What makes it the best play really in the world right now is the economics of the play.  So, all the infrastructure is in place to bring in high volumes of sand, high volumes of water, high volumes of guar from India coming into the Port of Houston, Port of Corpus Christi. You’ve got chemicals; you’ve got bauxite coming in as another form of I guess sand or proppant from South America. So, you have infrastructure in for high volume of rail and barges, etc. There is a large amount of workforce. You have a lot of people looking to work. You have infrastructure, and then probably the most important is it doesn’t cost a lot of money to then get the product to refineries because you have all the refineries located on the Gulf Coast, so your margins to get it to market are a lot higher when you’re in the Eagle Ford. That’s really what makes it the most attractive play right now in the world.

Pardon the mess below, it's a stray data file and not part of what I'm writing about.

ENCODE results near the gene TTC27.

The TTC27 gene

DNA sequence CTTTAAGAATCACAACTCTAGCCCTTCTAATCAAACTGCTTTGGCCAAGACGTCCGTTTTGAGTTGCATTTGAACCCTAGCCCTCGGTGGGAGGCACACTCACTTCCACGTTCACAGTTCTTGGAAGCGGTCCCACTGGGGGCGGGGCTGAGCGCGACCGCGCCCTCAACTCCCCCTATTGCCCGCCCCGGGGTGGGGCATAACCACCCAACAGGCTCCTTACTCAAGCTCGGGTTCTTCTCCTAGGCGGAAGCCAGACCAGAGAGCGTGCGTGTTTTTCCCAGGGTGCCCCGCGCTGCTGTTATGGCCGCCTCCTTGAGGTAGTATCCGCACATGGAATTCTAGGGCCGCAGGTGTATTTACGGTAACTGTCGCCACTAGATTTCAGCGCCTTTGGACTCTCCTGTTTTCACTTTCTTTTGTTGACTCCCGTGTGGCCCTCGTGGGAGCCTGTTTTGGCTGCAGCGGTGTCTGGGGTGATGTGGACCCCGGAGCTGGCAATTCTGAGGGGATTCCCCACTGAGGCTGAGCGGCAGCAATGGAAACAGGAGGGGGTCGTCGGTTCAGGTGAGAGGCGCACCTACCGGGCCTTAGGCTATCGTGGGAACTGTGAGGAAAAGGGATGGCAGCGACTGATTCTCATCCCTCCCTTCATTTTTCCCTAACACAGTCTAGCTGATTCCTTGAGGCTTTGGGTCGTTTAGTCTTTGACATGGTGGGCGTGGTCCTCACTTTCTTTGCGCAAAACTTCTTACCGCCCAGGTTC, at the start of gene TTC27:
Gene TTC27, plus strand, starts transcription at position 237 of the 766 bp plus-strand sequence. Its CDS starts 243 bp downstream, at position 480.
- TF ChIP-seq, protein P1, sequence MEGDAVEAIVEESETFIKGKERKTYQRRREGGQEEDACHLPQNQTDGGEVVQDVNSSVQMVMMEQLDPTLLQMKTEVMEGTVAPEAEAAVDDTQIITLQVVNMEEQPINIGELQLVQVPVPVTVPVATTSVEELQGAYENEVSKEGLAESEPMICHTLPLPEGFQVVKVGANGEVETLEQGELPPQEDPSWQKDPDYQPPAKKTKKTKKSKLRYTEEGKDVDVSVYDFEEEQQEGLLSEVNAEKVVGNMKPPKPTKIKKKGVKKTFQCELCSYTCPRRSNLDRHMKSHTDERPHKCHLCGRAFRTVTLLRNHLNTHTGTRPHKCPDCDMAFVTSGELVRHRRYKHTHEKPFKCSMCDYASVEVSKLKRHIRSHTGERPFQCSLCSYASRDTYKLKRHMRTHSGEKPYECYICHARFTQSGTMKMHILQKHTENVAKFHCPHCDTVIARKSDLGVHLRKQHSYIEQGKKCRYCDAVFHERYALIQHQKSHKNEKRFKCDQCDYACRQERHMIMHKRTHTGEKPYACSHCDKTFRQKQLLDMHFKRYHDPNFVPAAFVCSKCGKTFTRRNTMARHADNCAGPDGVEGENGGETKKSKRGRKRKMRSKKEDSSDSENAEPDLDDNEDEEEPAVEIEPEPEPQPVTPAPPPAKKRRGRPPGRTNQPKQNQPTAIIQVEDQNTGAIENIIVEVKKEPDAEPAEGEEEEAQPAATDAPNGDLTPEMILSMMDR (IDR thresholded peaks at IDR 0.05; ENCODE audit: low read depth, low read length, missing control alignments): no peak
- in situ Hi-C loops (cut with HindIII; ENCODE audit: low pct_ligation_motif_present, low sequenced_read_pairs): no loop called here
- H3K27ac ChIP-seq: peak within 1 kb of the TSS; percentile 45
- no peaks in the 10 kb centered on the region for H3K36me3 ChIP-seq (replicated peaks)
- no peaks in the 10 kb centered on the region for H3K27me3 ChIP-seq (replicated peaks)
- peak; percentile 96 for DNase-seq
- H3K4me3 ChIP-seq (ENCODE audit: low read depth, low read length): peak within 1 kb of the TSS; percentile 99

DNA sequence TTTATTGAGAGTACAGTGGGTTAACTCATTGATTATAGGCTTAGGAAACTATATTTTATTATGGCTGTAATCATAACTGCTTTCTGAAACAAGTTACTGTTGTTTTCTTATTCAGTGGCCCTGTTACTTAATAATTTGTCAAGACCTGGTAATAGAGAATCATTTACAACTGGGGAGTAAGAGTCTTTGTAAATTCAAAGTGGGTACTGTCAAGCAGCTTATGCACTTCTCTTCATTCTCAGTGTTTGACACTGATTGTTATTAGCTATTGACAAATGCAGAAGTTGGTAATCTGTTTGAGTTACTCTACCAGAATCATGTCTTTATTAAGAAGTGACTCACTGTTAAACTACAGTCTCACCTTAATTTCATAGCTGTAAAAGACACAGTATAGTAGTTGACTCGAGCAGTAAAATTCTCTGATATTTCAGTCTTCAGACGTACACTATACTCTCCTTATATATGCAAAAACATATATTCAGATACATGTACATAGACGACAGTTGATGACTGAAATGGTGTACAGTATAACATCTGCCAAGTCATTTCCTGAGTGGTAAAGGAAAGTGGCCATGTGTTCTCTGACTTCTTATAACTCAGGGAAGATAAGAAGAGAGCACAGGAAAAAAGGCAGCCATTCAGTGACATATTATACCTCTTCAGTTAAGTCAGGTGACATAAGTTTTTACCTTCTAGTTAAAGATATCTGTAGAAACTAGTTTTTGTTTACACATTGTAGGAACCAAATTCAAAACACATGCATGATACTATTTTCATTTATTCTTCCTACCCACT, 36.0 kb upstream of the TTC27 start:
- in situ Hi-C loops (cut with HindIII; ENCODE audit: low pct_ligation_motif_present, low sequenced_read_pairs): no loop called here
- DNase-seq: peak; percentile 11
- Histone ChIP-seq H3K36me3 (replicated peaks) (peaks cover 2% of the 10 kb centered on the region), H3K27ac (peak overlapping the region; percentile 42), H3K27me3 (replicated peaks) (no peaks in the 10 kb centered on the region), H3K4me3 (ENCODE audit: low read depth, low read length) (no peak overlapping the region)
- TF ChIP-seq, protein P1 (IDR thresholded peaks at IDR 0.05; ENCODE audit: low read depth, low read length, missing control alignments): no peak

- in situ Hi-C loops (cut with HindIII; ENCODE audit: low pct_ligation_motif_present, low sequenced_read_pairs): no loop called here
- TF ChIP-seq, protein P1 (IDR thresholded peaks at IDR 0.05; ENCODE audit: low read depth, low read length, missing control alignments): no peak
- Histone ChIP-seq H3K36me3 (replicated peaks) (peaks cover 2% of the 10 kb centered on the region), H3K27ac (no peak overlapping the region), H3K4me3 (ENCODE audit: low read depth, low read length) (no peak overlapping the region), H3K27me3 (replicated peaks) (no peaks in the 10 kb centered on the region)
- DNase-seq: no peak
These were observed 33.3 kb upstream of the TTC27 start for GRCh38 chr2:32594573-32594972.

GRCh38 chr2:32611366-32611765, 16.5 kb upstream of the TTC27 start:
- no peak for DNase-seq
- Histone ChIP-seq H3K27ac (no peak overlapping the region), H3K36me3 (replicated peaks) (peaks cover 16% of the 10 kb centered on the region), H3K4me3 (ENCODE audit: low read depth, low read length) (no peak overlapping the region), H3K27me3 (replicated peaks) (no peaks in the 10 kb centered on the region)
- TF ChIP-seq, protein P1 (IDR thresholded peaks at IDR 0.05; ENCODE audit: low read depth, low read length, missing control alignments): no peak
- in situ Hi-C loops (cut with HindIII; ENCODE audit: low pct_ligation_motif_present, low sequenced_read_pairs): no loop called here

Michael: I went down to Eagle Ford to tour it. I asked one of the guys down there; I said, “How long is this thing going to go for? How many years do we have for drilling?” He said, “What we’re looking at is probably fifteen more years of heavy drilling and fracking operations.” Is that what people talk about when you’re there?

Bryant: It fluctuates all the time. When this first started a couple years ago, you know, it was twenty to thirty years. Now they’re saying yeah, about fifteen. I read an article the other day it’s sixteen. That seems to be the consensus.

Michael:  Then I asked him, “So if we’ve got natural gas reserves that are now available in the U.S. that we never thought were available because this stuff was trapped inside the rock, and now it’s being released from the rock, how long do we have great reserves of natural gas?” He said, “About ninety years-worth is of the known or probable, available natural gas.” Ninety years worth in the United States, does that sound right? Is that what people talk about?[3]